Eight years ago Dockside Grill was finishing out what seemed to be a multiple-owner identity crisis. “No one owned it longer than a year,” now-owner Brian Staley told me. It was a place folks could stop for a burger or sandwich and if you walked to the window to the right, you could get a beer, but nothing special.
There was no big deck, there was no live music. Now, things have changed. Staley has taken a spot that was to be bulldozed to the ground, and turned it into a sure-fire good time for music lovers and boaters alike.
Brian began docking his boat at the Louisville Landing Marina in 2000. He saw the businesses come and go and, in 2005, he decided it was time to do something about it. As the owner of a successful marble and granite business, Staley had the capital and the desire to make it happen.
I arrived at Dockside on a Saturday night. I pulled in and found a parking spot next to a large building that seemed large enough to fit a boat in. Just outside of that was a detached building housing a men’s and women’s restroom.
To the right as you pull into the parking lot is the water. It is beautiful, peaceful and complete with many a boat slip and a few gazebos with seating. Also, plenty of signs letting you know fishing is not cool.
The building itself is cute, there is no other way to put it. It has a theme to it like an old fishing cottage that could serve fresh-caught large mouth bass sandwiches back in the day when it was safe to eat fish out of the bodies of water in East Tennessee. The inside is equally adorable: quaint, small and friendly. It seems quite inviting for families, but a bar wraps around at least half of the indoor portion of the place. Beer is the only libation but that seems a good thing for people who likely have a boat to get back onto. Don’t need anyone ramping up onto the building like an action movie after too many shots of Patron and some false nautical courage.
The staff was bubbly and friendly, mostly younger girls, likely working there for the summer. Bartender Amanda greeted me and it quickly became apparent to me that she was more than the bartender as she corralled the young ladies this way in that in an effort to make sure each customer was serviced properly. I was really digging this place. Not for myself as much because I would want to have a beer if I were hanging out at a bar/restaurant near the water and I have a distinct fear of getting a DUI after even a single beverage in out of the way places like this. They had several taps featuring various brews, nothing too crazy or beer snobby, but definitely a few choices other than Bud Light.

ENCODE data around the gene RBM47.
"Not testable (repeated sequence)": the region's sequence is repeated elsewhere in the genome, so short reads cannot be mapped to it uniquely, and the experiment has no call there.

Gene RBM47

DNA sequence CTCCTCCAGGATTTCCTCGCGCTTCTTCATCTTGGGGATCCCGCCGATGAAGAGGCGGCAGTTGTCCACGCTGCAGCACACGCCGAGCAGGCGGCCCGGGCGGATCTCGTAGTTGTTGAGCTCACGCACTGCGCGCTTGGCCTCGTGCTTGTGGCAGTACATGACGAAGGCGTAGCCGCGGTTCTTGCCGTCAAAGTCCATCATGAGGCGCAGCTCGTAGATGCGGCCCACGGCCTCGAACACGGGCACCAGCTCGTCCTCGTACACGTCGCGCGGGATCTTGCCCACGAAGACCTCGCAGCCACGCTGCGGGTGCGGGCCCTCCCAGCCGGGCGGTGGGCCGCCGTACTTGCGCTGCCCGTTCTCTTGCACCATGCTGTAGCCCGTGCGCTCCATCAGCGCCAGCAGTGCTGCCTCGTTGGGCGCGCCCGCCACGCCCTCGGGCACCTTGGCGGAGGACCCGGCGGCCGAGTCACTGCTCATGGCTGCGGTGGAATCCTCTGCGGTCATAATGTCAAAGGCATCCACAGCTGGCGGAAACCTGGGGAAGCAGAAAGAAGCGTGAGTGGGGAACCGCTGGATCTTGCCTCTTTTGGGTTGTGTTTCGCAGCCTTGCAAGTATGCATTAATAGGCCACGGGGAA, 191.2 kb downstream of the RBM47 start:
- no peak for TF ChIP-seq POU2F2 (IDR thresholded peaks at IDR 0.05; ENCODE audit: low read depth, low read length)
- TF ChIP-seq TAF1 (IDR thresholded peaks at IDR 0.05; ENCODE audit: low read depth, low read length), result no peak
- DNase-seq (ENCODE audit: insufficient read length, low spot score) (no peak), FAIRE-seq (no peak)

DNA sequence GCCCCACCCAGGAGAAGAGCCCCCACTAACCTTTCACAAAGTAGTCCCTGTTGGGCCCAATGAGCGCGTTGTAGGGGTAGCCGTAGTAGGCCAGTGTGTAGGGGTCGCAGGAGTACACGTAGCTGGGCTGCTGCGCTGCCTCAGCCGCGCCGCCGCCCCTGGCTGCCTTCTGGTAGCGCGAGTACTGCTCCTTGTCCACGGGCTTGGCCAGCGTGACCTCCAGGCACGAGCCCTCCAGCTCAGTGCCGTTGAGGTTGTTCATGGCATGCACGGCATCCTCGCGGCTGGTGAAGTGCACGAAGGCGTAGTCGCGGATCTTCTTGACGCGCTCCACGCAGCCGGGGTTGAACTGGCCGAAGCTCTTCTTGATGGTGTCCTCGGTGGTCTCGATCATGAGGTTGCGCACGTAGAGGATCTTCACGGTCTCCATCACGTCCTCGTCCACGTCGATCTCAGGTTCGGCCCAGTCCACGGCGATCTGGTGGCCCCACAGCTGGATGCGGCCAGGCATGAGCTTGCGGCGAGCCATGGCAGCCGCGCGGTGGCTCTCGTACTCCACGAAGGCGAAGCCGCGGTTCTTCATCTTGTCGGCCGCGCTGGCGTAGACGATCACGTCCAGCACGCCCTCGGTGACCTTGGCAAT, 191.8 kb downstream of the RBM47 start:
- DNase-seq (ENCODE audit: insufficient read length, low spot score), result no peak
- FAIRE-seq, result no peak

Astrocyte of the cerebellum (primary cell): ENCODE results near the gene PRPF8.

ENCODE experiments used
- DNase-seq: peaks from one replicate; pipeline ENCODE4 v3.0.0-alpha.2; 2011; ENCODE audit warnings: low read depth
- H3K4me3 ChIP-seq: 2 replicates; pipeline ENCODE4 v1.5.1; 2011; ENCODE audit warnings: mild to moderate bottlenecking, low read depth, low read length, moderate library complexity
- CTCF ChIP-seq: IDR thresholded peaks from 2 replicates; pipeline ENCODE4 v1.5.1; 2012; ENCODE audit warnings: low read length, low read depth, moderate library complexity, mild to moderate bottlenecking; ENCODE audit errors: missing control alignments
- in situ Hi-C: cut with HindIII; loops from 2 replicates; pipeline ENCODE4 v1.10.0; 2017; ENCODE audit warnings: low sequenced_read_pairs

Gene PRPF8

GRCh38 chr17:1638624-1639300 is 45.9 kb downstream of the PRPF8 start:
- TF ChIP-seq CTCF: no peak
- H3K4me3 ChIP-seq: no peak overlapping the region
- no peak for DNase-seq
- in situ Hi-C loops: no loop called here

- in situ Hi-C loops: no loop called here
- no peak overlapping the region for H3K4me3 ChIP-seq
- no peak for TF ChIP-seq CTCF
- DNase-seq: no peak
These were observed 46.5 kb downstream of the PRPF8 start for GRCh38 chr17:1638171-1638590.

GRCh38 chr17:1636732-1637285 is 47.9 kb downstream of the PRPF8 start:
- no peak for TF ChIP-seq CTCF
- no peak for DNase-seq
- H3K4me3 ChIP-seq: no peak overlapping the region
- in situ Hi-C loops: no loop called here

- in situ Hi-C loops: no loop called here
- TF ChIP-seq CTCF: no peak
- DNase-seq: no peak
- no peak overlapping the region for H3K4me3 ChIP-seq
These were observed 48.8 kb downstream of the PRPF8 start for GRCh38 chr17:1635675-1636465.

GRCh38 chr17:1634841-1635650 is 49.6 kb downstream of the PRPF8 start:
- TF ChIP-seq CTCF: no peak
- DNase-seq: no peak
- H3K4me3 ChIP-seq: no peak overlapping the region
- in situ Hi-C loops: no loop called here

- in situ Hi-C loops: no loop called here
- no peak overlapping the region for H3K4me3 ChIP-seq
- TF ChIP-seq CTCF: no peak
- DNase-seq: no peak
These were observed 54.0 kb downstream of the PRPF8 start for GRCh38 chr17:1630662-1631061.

From the bar, you could see the band on the patio clearly, mostly thanks to the bands lighting system they had brought. I had heard them very clearly the moment I stepped out of my car in the parking lot as well. What was most impressive to me was how the volume was not overwhelming when I went outside on their patio. A band called Northshore was playing that night. They were playing some blues when I walked out on the deck, so I captured it and had a seat. There I found my friends Robert Higginbotham and Steph Cabell sitting in a corner table enjoying a few beverages. I had met them at a Dumplin Creek Farm concert a few years back where I poorly attempted to do comedy for a crowd I was told would be adults but ended up being littered with children. OK, maybe littered isn’t the right term, but then again, people do tend to have five kids per family here, that’s a litter, right? I sat down with them and complemented their friend’s band and the overall sound. They agreed it sounded good and we all continued to enjoy the show.
The temperature was perfect all the crowd was attentive. A perfect night, with a perfect spot. If you have a boat, you should stop at mile marker 625.6 on the Tennessee River and have some food or a beer at Dockside.
2932 Louisville Boatdock Road
Louisville, TN 37777
Web Site: www.louisvillelandingmarina.com
Smoking Indoors: No
© 2013, Knoxville News Sentinel Co.
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